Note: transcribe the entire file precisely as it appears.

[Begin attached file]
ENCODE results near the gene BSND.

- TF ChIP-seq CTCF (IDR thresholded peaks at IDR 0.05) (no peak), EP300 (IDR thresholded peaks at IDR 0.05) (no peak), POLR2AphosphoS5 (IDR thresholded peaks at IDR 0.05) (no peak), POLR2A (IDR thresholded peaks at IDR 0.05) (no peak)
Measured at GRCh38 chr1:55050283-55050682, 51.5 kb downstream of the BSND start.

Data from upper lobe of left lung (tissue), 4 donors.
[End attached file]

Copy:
ENCODE results near the gene BSND.

- TF ChIP-seq CTCF (IDR thresholded peaks at IDR 0.05) (no peak), EP300 (IDR thresholded peaks at IDR 0.05) (no peak), POLR2AphosphoS5 (IDR thresholded peaks at IDR 0.05) (no peak), POLR2A (IDR thresholded peaks at IDR 0.05) (no peak)
Measured at GRCh38 chr1:55050283-55050682, 51.5 kb downstream of the BSND start.

Data from upper lobe of left lung (tissue), 4 donors.